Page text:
The Q&A trends you really need to know…

For Financials the Q1 2023 reporting season seemed to stumble from one troubled name to the next whilst managing to avoid outright contagion. The challenges facing several US banking names were most acute with the regional banking index falling over 50% peak to trough. Structural differences between the US and European Banks – less real estate exposure and greater recognition of mark-to-market losses on bonds – were observed in the much milder sell-off of European banks in March. Indeed, the average European bank is up nearly 9% year to date. However, on both sides of the Atlantic there was a concentration of investor fears around deposit flight, peak net interest margins and whether there are any signs yet of rising delinquencies.

At Q1 we, the partners at Veritum, have performed our usual analysis of questions asked of financial management teams which we believe is an invaluable barometer of what’s keeping analysts and investors up at night. For the past 3 years we have burnt the midnight oil diligently wading through c.1400 questions per quarter asked of the top 120 US and European financial services managements. In doing so our main interest is helping our retained clients prepare for their own analyst and investor questions. But we also get a lens on trends for the sector as a whole.

At an aggregate level the concentration of revenue questions reached an all-time-high of 55% of total with slightly less focus on costs. 

Deposit shift and peak NIM concerns dominate

But what is more interesting is the breakdown of which specific areas of revenues were in focus at Q1. In both the US and Europe there was a clear shift among analysts and investors asking more volume-related questions, chiefly concerns around deposit shift from weaker to stronger institutions or fears of liquidity mismanagement. In 2021/2022 the proportion of volume-related revenue questions was pretty constant at 9-11% of total. At Q1 2023 this roughly doubled to 21%. For just the US banks, it was the focus of almost one in four questions asked of management.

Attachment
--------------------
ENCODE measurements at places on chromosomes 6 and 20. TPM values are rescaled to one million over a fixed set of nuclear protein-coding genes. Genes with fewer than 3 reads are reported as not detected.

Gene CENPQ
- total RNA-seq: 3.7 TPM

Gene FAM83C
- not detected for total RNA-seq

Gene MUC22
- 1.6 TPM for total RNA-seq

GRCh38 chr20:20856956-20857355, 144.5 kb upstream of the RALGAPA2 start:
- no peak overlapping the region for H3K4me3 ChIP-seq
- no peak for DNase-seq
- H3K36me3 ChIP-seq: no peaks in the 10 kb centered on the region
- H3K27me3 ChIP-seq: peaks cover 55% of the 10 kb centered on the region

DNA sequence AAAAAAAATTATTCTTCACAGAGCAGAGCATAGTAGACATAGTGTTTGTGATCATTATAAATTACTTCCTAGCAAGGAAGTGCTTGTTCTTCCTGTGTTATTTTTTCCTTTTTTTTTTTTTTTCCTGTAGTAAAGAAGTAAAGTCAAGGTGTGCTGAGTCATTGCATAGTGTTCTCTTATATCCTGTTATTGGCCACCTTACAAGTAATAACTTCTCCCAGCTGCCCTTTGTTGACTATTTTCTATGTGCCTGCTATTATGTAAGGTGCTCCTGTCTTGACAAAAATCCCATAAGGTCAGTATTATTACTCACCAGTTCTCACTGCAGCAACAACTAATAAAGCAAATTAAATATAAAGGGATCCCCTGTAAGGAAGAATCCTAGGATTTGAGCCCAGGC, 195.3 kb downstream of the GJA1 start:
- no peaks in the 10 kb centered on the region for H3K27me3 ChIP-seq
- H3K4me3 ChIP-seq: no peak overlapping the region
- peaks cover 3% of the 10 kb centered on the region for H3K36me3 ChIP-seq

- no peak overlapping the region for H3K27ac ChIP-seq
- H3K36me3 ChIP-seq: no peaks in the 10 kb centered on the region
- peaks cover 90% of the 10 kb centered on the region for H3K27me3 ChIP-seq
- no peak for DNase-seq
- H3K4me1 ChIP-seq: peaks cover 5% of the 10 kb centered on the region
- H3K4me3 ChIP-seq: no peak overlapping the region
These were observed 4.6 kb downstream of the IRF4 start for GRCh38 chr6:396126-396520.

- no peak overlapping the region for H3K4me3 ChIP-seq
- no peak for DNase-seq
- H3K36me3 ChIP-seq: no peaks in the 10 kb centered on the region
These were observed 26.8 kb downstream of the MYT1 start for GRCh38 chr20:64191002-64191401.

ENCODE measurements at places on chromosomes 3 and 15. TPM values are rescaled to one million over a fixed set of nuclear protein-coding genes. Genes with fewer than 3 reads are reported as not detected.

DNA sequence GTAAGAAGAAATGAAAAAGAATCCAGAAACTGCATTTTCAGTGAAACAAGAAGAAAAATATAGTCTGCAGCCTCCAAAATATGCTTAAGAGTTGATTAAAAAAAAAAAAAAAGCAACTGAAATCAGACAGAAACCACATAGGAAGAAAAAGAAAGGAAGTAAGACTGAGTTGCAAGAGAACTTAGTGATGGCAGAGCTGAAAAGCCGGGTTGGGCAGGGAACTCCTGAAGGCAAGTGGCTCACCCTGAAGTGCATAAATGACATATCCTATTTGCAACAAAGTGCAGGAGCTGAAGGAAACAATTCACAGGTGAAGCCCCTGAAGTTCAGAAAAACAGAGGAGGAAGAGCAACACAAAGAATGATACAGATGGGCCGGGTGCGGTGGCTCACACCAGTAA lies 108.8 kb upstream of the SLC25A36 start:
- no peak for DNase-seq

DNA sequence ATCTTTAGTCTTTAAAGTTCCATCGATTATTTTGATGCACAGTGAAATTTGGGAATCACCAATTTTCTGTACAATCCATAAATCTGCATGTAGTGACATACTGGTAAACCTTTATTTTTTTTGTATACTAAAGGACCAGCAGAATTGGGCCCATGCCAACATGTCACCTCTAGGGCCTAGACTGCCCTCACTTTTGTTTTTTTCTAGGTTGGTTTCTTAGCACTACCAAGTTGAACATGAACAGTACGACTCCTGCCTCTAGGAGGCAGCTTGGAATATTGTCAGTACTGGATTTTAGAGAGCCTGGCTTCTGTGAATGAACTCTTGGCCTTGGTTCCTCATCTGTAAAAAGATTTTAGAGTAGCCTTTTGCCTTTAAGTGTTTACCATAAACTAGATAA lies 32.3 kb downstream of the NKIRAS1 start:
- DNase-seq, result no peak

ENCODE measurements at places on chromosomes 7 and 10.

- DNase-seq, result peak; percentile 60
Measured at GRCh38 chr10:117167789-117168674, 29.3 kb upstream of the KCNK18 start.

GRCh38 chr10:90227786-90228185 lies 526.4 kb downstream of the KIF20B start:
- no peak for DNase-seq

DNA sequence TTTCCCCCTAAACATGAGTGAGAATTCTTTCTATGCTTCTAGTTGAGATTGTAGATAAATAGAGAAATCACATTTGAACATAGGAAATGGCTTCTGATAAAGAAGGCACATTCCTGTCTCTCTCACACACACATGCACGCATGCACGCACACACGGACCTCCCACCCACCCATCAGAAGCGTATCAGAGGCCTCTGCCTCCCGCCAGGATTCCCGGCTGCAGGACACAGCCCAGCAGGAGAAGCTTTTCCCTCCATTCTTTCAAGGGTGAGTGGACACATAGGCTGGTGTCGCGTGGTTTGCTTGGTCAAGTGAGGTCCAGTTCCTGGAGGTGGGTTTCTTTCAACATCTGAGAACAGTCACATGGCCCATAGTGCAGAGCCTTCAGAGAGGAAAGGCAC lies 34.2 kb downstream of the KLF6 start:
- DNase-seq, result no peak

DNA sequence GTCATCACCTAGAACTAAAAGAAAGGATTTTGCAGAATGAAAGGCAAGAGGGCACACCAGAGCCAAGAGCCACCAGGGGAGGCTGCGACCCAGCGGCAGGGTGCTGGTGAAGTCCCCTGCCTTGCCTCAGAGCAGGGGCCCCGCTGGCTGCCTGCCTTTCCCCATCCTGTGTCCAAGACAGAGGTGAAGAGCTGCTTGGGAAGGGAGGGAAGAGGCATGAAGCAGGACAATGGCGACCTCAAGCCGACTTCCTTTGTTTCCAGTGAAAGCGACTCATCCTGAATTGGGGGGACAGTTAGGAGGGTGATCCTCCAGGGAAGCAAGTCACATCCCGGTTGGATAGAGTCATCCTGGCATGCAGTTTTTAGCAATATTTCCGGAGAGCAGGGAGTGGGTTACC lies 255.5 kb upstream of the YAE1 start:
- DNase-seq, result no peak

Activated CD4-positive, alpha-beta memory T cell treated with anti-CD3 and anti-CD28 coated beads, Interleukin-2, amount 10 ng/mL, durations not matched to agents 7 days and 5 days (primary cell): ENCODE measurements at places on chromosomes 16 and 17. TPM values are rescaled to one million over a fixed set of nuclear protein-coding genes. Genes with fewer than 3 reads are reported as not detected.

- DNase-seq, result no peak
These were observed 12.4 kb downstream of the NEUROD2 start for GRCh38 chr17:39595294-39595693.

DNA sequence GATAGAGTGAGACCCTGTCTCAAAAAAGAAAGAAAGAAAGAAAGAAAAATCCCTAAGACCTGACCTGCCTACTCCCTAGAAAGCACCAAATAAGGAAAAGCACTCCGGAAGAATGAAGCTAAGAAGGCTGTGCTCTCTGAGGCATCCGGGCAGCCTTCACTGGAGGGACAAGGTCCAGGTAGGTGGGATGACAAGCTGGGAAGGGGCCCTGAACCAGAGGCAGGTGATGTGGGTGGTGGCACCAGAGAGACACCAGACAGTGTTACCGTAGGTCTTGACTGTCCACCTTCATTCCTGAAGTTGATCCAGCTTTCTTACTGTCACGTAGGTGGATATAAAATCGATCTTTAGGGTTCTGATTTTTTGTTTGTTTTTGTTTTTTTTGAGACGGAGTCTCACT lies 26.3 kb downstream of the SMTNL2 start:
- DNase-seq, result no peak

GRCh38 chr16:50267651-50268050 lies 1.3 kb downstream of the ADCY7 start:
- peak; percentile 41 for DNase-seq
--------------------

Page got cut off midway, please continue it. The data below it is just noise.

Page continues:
In contrast there is evidence that questioning around net interest margins peaked at Q3 2022 and continues to fall quarter-on-quarter. This likely reflects concerns that central banks will pause the speed of rate rises, despite stubbornly high inflation, and that, due to competitive and regulatory oversight, more of the benefits are now passed on to depositors. 

Credit quality-related focus did not really change at Q1 and still appears low at only 13% of total questions asked, remaining some way below the pandemic peak of Q1/Q2 2020, although there are differences by region. Within this area there is a rising focus on commercial real estate being the first area to show signs of stress.

Further detail by geography

US Banks

The clearest trend at the US banks at Q1 2023 was a large reduction in questions relating to credit quality with a significant shift towards revenues and more specifically volume-related themes. At nearly a quarter of all questions asked of US management the proportion of volume-related revenue questions set a new high. These trends reflect the fact that the US regional names which have got into trouble in 2023 have been largely driven by deposit flight and liquidity mismanagement issues, not any surge in loan charge-offs. Despite US regulators stepping in to guarantee more US depositors, the stronger US banking names reported attracting a surge of new deposits.


Across the European banks, questions around revenue trends similarly experienced a strong increase to a new high of 56% of total but this time at the expense of fewer questions on capital, capital returns and costs. The breakdown of the revenue component revealed the same trends of volume-related questioning surging to a new high of 21% of total and NII-related questioning falling from its Q3 2022 peak. The proportion of credit quality questions rose here quarter-on-quarter to 13% of total. NPL formation trends are slowly rising but not yet showing any significant surge and historic provision stock built up in the pandemic years still seems adequate for now


The UK again appears slightly in contrast to other geographies with the proportion of revenue-related questions falling slightly quarter on quarter, but still at an elevated level of 58%. Within the revenue category, the observed trends are the same of NII questions falling and volume-related rising. But for the UK there does seem to be a trend of increased questioning on costs. This could well reflect UK inflation remaining stubbornly high despite rate rises and concerns this endures, together with known pressures in the labour market. Capital and capital returns seem to be momentarily out of focus despite buyback programs continuing for certain names and even a quarterly dividend for HSBC.